Charlotte’s Chickens: Going broody...

Ayam cemanis

Ayam cemanis - Credit: Archant

One gets going, then the other takes up the challenge.

Photogenic hen: Fayoumi cross

Photogenic hen: Fayoumi cross - Credit: Archant

I had one hen, Florrie, who decided to stop wanting to sit, of her own accord, and immediately another fell broody. Currently my little Ayam Cemani is sitting firmly and hoarding any eggs that get laid in a row of three nest boxes. She will change her nest according to where the eggs are. She is a pecker too – if my hand goes anywhere near her, I get a vicious and sharp little peck! But I do not want any chicks – at this time of year it is still far too cold. Also I can’t really have any more hens at the moment – I have far too many and no room for any more. What to do? But at least this is a feel-good time of year with all the summer months still ahead and lots of eggs are already coming in.

Photogenic hens: My hens looking good under the leafless beech hedge which is not offering much shel

Photogenic hens: My hens looking good under the leafless beech hedge which is not offering much shelter at the moment - Credit: Archant

Ellie sitting firmly

Ellie sitting firmly - Credit: Archant

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pic2299 - Credit: Archant

Ayam Cemanis

There was a bit of a craze for Ayam Cemanis a couple of years and I managed to pick up two hens in Salisbury Market. This unusual breed hails from Java in Indonesia and was introduced into Europe in the 70s by a Dutch breeder. I lost one of my Ayam Cemanis last year; unfortunately she disappeared after wandering too far across the field and I think a fox must have taken her. But my remaining Ayam Cemani, called Elly, is much treasured. She is black all over, inside and out. These black birds have excess pigmentation which causes something called fibromelanosis. Ayam Cemanis are meant to be poor layers and non-sitters but my little one, as mentioned above, is broody at the moment and she went broody a few times last year as well!

The laying season

A hen naturally has a laying season from late January to September or October. A hen will usually come back into lay when the days start lengthening – this can be late January or early February. She will lay about 40 to 50% of the maximum (taking 100% as the maximum of one egg per day); this will rise fast to about 80% by April and May. These are the peak months but this is also the natural time for a hen to go broody. If she doesn’t go broody, production will reduce to between 60 or 70% in July and August, with the moult arriving in September or October. The best layers tend to be late to come into moult.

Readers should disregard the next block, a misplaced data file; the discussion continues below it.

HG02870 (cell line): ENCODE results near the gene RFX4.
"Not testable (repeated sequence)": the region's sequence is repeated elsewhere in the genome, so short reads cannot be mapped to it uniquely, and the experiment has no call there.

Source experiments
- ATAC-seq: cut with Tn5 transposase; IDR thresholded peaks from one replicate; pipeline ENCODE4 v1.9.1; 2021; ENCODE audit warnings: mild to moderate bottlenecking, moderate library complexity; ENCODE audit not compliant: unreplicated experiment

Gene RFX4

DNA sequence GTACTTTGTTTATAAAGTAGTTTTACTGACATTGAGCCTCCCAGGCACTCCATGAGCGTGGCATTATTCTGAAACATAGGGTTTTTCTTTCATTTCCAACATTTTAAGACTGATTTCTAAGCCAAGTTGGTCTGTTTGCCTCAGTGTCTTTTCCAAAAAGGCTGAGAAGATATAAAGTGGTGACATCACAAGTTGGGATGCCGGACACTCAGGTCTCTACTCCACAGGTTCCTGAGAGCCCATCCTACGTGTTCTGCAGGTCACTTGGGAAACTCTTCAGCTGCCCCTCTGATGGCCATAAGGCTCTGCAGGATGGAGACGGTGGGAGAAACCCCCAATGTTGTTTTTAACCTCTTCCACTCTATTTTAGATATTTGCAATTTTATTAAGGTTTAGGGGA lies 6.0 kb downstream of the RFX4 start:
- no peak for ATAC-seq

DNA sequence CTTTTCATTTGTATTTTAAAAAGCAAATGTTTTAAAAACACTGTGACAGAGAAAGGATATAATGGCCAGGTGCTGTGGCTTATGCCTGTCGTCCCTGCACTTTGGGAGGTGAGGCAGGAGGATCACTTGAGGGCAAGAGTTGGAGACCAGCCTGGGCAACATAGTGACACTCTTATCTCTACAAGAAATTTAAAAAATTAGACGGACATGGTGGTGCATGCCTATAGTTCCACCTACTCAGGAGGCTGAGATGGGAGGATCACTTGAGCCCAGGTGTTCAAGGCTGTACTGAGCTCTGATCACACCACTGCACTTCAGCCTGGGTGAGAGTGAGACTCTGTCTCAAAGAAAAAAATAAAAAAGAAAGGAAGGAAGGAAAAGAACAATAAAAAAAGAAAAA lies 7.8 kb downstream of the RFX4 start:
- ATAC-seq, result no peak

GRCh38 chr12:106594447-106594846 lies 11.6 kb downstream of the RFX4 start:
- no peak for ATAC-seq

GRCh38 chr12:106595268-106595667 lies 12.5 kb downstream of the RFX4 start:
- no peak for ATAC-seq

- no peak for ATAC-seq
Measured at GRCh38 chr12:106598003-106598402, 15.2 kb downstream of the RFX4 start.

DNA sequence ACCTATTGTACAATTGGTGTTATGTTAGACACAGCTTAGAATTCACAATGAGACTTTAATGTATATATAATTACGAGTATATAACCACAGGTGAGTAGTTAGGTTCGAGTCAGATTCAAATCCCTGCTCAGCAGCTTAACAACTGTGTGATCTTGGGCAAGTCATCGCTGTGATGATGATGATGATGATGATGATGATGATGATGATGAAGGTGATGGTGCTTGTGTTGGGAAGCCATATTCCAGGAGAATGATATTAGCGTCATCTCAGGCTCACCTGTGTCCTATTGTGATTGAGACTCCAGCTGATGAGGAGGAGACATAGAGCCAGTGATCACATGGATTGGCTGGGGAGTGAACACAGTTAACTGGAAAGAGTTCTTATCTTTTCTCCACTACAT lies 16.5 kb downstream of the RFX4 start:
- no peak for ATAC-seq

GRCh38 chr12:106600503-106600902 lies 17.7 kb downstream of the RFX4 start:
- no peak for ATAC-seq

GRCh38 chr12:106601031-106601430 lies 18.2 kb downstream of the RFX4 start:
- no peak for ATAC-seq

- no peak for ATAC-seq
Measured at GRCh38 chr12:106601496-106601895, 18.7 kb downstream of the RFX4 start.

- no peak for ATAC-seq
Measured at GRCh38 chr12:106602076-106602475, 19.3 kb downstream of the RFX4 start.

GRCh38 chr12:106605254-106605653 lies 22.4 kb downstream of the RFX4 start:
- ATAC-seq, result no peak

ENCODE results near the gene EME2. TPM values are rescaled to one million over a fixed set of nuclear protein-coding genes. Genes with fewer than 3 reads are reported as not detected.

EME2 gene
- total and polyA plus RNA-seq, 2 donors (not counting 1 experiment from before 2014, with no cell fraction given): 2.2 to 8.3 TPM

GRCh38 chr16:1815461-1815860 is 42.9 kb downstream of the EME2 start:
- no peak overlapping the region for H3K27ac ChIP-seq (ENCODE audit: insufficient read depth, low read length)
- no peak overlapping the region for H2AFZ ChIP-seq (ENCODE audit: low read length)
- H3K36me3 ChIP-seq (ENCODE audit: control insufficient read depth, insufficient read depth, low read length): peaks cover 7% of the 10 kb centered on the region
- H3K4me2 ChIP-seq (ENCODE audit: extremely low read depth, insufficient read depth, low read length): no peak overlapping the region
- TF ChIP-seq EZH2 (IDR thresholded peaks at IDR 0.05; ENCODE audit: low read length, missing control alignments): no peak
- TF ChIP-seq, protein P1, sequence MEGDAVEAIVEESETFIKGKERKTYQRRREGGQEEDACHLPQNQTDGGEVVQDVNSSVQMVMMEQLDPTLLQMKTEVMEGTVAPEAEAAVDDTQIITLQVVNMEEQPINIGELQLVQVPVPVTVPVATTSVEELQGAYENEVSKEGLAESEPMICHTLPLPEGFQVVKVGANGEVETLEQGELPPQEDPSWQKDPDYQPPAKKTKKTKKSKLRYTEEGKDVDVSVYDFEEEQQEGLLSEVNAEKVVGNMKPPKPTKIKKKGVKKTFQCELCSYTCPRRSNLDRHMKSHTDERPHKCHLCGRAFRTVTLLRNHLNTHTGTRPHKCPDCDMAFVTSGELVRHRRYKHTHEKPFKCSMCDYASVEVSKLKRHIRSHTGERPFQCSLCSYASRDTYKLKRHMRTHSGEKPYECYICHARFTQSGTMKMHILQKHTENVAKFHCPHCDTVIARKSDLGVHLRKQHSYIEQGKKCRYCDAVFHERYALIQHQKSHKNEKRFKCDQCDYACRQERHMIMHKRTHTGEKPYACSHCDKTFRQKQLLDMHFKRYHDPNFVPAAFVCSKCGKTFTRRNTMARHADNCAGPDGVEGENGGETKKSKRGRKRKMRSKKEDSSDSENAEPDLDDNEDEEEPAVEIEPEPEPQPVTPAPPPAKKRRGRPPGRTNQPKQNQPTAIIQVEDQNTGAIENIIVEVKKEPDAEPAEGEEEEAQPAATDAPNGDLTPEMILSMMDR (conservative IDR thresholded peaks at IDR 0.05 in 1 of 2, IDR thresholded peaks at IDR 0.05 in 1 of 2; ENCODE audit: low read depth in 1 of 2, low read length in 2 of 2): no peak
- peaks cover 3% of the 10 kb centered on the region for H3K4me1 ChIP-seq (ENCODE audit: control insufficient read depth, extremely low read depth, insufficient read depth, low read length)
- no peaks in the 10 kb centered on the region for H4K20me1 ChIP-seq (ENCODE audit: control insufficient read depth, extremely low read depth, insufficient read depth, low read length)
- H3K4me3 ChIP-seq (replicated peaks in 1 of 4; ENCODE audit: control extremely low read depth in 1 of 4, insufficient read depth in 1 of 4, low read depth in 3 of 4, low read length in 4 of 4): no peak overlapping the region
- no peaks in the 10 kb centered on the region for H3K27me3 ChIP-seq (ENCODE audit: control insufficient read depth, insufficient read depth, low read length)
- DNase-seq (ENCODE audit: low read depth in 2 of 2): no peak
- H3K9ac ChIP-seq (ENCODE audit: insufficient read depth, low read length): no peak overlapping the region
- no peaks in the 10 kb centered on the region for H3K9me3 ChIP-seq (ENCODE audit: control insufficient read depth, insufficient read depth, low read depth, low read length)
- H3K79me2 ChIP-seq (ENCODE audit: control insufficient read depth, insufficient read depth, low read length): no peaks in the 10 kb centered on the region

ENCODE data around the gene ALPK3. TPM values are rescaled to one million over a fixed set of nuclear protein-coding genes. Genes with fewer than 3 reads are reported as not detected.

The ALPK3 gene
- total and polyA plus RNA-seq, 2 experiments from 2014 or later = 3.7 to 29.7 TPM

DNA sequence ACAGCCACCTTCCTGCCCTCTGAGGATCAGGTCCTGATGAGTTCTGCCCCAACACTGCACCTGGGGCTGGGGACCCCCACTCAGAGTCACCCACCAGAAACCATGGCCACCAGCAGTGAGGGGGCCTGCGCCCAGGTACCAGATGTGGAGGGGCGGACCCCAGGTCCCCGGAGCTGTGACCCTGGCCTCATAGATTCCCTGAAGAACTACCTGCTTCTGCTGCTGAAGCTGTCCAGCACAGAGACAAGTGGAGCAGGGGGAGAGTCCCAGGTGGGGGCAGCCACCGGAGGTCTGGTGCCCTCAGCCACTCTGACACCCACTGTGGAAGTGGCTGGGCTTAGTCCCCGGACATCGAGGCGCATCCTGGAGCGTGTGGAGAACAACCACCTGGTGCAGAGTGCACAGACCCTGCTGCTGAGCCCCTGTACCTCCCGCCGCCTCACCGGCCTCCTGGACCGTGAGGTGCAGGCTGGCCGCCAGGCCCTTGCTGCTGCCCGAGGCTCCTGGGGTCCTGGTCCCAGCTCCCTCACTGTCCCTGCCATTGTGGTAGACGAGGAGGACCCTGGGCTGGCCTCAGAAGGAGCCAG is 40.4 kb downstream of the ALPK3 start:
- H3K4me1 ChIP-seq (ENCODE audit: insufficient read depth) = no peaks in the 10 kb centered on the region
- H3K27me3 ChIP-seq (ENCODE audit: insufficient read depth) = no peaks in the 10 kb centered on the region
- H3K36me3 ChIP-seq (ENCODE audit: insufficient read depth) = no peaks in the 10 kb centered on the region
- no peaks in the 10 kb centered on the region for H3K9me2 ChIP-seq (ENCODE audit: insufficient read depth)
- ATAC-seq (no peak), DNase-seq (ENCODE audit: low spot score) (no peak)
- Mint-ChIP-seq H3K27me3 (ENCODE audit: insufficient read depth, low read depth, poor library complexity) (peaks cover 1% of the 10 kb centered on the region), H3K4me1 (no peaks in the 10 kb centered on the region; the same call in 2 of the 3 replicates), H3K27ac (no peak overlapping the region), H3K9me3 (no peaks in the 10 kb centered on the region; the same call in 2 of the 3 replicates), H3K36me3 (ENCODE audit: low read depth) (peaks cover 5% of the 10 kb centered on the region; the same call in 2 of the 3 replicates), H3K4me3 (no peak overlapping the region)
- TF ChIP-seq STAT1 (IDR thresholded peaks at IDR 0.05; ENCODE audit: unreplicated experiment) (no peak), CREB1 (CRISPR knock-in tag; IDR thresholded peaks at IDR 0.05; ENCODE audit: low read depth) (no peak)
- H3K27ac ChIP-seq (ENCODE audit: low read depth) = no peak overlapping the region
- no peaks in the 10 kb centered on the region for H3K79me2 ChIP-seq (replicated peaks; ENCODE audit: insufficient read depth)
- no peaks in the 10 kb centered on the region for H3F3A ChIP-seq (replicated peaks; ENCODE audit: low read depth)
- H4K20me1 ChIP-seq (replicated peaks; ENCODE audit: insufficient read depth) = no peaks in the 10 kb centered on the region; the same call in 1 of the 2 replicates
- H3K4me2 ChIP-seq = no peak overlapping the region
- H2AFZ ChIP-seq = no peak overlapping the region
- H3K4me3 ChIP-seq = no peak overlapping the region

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Bird flu impact on auction

It is a great pity that Salisbury Market has not run its monthly rare breed auction for a year now and there are no plans to run it this year. The problem is that there is still a risk of a serious outbreak of bird flu that threatens us all over Britain. For this reason the poultry sale cannot take place as the disease could quickly spread with so many different birds gathered together in one place. It used to be a very popular event and well-respected breeders from all over the country would bring their birds to auction.

Photogenic hens

One of my Fayoumi crosses, Lacey, is particularly photogenic and likes to fly up high if she can. Here she is on the pergola.

My hens looking good under the leafless beech hedge which is not offering much shelter at the moment.

Charlotte shares a tip

Beware of scaly leg mite

This can quickly affect all your hens as it is very contagious. So even if only one of your hens has the mite, it is a good idea to treat all your hens. The scaly leg mite lives under the scales of the bird’s leg. The mite may originate from the litter on the floor of your hen house. The scales on the legs become rough, and a chalk-like concretion is formed, which accumulates both between and over the scales. It is intensely irritating to the bird and once developed may make the bird lame and unable to perch. The problem is relatively easy to cure and there are several different treatments that can be tried. Surgical spirit can be painted on the legs with a small paintbrush once a week for five weeks and is usually effective. However there are some relatively new products on the market. Net-tex is an innovative product, costing around £5.99 which contains a mixture of natural oils and repellents. You spray the legs with a liquid which should protect the legs from further mite as well as providing relief from the irritation the bird is experiencing in the affected areas.